Oil 24"x20"

Camelia bud. Oil pastel 2"x3"

This is where I ramble – well what is a blog for if you can’t philosophise from time to time? So if you follow my blog, feel free to skip the next bit.

I looked out of the window into our garden yesterday and saw our  camelia  plant bursting into bloom. It was actually very arresting and I instinctively thought I need to paint it. But why? Am I responding to beauty? Am I experiencing emotion?

I often hear tutors and art people generally talking about emotional response to a subject. “What is it in this subject that grabs you emotionally? That’s what you’ve got to paint.” etc. Well, in my case not a lot. So I ask myself what bit is missing? A heart maybe? Now music is another matter. As soon as I start playing Beethoven’s Missa Solemnis I get a catch in my throat. There’s a bit in Britten’s War Requiem that sends a shudder down my spine no matter how many times I hear it (In “Libere Me”). I understand emotion in relation to art in this context.

This got me thinking about visual art and music. Visual art is just “there”. To be looked at. And in fact it is usually representational of some recognisable  “thing” . Music is just not like that. It only lives whilst it is being performed, and it is abstract in essence (Not counting narrative music like Opera).  Yet I find it easier to respond with emotion to music, even though I am no musician or composer. Why? I don’t know. However, philosophers have had a good go at trying  to work it out.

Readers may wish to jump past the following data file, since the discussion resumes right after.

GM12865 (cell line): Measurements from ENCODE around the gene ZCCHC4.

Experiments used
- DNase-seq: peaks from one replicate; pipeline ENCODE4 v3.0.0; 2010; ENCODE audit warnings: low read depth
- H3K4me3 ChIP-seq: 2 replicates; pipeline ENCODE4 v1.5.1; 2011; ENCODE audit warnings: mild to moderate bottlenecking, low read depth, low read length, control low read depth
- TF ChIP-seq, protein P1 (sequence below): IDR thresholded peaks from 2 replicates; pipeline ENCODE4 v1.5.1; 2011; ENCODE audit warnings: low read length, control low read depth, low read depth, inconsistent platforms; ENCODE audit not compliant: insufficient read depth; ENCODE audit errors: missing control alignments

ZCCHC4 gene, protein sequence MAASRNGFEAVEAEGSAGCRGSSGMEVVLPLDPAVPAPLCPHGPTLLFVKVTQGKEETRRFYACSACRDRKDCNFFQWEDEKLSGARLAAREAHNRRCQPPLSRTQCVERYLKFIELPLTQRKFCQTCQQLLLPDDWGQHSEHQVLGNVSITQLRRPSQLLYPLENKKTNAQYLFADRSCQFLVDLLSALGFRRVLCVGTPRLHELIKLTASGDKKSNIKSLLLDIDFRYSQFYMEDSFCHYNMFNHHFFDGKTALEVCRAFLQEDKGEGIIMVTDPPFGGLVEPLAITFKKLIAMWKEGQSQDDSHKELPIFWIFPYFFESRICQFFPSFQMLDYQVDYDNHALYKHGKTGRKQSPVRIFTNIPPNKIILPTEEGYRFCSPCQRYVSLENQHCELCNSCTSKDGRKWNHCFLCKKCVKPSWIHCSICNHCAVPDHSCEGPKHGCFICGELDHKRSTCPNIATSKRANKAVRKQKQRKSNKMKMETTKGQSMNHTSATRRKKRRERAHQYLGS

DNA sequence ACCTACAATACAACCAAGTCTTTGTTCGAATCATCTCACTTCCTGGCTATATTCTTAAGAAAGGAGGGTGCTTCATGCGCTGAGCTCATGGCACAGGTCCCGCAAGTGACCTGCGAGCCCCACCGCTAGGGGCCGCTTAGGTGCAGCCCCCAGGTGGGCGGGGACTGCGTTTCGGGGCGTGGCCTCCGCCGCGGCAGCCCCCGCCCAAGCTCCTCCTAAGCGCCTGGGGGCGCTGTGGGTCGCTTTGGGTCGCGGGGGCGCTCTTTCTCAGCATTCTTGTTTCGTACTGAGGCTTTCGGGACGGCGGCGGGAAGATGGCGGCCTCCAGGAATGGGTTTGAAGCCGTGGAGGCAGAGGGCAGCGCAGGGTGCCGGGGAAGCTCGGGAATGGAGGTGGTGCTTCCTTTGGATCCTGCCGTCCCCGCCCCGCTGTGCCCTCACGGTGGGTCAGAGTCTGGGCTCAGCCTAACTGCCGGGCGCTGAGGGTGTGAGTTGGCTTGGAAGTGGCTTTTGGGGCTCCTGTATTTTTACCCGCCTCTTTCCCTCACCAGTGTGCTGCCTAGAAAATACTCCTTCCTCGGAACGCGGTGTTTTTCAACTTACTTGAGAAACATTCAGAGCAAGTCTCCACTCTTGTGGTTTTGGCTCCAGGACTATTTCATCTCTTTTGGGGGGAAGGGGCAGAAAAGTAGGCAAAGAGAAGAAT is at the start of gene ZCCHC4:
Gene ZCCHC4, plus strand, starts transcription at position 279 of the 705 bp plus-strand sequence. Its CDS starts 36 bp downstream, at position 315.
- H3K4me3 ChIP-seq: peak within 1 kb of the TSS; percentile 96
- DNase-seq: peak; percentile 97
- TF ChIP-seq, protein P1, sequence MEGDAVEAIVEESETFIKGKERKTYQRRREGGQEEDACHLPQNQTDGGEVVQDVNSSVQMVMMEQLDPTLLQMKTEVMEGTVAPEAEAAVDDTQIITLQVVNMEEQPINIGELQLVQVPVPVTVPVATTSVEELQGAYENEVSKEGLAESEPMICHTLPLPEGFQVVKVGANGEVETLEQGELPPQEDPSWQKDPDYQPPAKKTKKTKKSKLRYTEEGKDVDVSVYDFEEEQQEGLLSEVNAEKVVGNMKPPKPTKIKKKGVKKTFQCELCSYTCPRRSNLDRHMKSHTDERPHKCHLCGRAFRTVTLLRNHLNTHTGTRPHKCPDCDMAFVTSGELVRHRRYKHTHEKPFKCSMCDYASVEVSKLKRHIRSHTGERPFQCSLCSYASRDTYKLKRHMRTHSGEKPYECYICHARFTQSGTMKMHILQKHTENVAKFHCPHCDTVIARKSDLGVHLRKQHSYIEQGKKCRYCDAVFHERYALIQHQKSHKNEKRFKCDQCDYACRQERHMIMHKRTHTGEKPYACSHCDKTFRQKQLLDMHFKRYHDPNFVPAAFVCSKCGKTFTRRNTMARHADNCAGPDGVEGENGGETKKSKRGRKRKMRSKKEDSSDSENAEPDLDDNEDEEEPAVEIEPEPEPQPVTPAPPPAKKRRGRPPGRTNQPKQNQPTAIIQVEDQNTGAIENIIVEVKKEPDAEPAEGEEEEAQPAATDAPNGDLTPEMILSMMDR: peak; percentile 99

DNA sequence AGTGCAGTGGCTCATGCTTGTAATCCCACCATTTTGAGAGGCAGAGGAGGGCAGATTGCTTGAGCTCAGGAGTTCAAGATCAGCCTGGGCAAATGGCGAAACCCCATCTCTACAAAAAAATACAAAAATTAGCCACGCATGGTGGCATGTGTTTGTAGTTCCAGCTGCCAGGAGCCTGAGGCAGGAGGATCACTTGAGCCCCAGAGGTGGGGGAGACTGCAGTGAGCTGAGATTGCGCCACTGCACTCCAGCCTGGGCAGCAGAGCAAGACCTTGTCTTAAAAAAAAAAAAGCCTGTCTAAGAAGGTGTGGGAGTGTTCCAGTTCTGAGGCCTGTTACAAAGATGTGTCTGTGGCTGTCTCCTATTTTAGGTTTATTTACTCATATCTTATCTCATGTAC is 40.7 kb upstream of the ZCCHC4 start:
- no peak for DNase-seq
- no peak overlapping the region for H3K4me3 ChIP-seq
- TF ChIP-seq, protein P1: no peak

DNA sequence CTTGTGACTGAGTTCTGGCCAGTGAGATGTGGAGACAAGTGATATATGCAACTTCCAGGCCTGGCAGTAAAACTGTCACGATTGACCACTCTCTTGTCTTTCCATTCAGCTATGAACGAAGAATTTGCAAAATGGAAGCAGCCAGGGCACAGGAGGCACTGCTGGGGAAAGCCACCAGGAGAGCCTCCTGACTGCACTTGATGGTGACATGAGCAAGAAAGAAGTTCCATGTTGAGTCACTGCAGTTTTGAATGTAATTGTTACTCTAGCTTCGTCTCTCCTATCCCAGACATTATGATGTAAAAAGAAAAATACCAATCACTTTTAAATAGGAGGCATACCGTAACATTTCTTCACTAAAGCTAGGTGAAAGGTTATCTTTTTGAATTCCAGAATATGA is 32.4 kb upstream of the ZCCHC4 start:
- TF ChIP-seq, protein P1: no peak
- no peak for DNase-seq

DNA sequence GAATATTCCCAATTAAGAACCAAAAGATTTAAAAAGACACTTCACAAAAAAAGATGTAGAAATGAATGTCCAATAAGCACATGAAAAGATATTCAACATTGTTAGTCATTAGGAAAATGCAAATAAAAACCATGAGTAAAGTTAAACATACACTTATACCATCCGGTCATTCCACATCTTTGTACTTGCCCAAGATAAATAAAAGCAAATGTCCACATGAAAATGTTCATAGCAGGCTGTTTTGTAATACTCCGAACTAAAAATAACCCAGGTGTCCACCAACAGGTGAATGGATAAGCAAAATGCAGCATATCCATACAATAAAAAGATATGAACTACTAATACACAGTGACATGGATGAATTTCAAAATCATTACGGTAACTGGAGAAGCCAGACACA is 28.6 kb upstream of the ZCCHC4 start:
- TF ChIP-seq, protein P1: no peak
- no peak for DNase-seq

Schopenhauer, whilst agreeing with Kant that we can only apprehend the world of phenomena (i.e. through our senses), thought that it was possible to perceive what Kant called “the thing in itself” though the arts – and he singled out music in particular. This idea has inspired Goethe, Schiller (whose poetry Beethoven used), Wagner and other artists in the “Romantic” genre. It also was a rich source of thought for Neitche.  A recent book by Craig Shuften called “Neitzche leave them kids alone”, argues that “Emo” bands like My Chemical Romance” ( The Black Parade) tap into the same thing and into a sense of unfulfilled longing.  An American preacher (yep, there are some really good ones out there) called Greg Boyd recently focussed a talk around the same theme of what he called “Sehnsucht”, a German word that captures the essence of “longing”. He argues that the resurrection of Jesus Christ resonates with that same sense of longing. Interesting.

So, back to the flowers. I am going to paint them in exactly the same manner as I felt when I saw them from the window – stabs of brilliant colour leaping out of the shadows and shouting  at the top of their voice. If it doesn’t work I won’t mind at all. This is one time when the whole thing really must be spontaneous in execution. However I will photograph each stage so you can see how I’m getting on. I sense that this is going to work really well, but the result will be very different from “Dubrovnik.”


~ by noelgarner on April 22, 2010.

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